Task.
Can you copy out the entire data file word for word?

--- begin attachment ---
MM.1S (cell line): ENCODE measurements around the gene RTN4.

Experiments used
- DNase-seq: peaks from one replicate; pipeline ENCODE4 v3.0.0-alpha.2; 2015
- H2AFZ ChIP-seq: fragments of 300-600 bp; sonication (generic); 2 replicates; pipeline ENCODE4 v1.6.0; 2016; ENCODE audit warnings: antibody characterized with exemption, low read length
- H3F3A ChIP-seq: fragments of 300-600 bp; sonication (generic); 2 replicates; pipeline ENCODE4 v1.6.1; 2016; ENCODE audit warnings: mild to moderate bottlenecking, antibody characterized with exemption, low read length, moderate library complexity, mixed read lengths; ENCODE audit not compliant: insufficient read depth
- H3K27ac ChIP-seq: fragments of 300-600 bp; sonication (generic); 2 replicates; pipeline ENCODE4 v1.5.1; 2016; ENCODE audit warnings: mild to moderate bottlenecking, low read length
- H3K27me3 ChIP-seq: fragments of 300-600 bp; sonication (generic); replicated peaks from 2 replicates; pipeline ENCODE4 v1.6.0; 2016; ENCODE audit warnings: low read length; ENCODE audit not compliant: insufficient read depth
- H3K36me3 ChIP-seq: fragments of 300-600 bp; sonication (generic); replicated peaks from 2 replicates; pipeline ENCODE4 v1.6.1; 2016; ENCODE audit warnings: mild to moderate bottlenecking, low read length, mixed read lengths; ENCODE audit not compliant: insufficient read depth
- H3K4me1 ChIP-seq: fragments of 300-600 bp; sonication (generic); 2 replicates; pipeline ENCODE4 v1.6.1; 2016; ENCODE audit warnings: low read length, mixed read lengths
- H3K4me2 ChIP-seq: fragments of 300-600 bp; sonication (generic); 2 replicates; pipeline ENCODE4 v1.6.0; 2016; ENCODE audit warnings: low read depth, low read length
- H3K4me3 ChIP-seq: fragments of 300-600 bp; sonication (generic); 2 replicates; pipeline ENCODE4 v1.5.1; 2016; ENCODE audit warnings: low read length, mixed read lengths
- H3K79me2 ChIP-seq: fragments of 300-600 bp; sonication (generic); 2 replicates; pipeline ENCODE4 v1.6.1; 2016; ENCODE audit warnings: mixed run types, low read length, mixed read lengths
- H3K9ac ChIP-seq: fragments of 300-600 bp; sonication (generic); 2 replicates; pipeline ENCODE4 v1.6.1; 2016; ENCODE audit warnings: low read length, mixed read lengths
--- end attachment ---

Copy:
MM.1S (cell line): ENCODE measurements around the gene RTN4.

Experiments used
- DNase-seq: peaks from one replicate; pipeline ENCODE4 v3.0.0-alpha.2; 2015
- H2AFZ ChIP-seq: fragments of 300-600 bp; sonication (generic); 2 replicates; pipeline ENCODE4 v1.6.0; 2016; ENCODE audit warnings: antibody characterized with exemption, low read length
- H3F3A ChIP-seq: fragments of 300-600 bp; sonication (generic); 2 replicates; pipeline ENCODE4 v1.6.1; 2016; ENCODE audit warnings: mild to moderate bottlenecking, antibody characterized with exemption, low read length, moderate library complexity, mixed read lengths; ENCODE audit not compliant: insufficient read depth
- H3K27ac ChIP-seq: fragments of 300-600 bp; sonication (generic); 2 replicates; pipeline ENCODE4 v1.5.1; 2016; ENCODE audit warnings: mild to moderate bottlenecking, low read length
- H3K27me3 ChIP-seq: fragments of 300-600 bp; sonication (generic); replicated peaks from 2 replicates; pipeline ENCODE4 v1.6.0; 2016; ENCODE audit warnings: low read length; ENCODE audit not compliant: insufficient read depth
- H3K36me3 ChIP-seq: fragments of 300-600 bp; sonication (generic); replicated peaks from 2 replicates; pipeline ENCODE4 v1.6.1; 2016; ENCODE audit warnings: mild to moderate bottlenecking, low read length, mixed read lengths; ENCODE audit not compliant: insufficient read depth
- H3K4me1 ChIP-seq: fragments of 300-600 bp; sonication (generic); 2 replicates; pipeline ENCODE4 v1.6.1; 2016; ENCODE audit warnings: low read length, mixed read lengths
- H3K4me2 ChIP-seq: fragments of 300-600 bp; sonication (generic); 2 replicates; pipeline ENCODE4 v1.6.0; 2016; ENCODE audit warnings: low read depth, low read length
- H3K4me3 ChIP-seq: fragments of 300-600 bp; sonication (generic); 2 replicates; pipeline ENCODE4 v1.5.1; 2016; ENCODE audit warnings: low read length, mixed read lengths
- H3K79me2 ChIP-seq: fragments of 300-600 bp; sonication (generic); 2 replicates; pipeline ENCODE4 v1.6.1; 2016; ENCODE audit warnings: mixed run types, low read length, mixed read lengths
- H3K9ac ChIP-seq: fragments of 300-600 bp; sonication (generic); 2 replicates; pipeline ENCODE4 v1.6.1; 2016; ENCODE audit warnings: low read length, mixed read lengths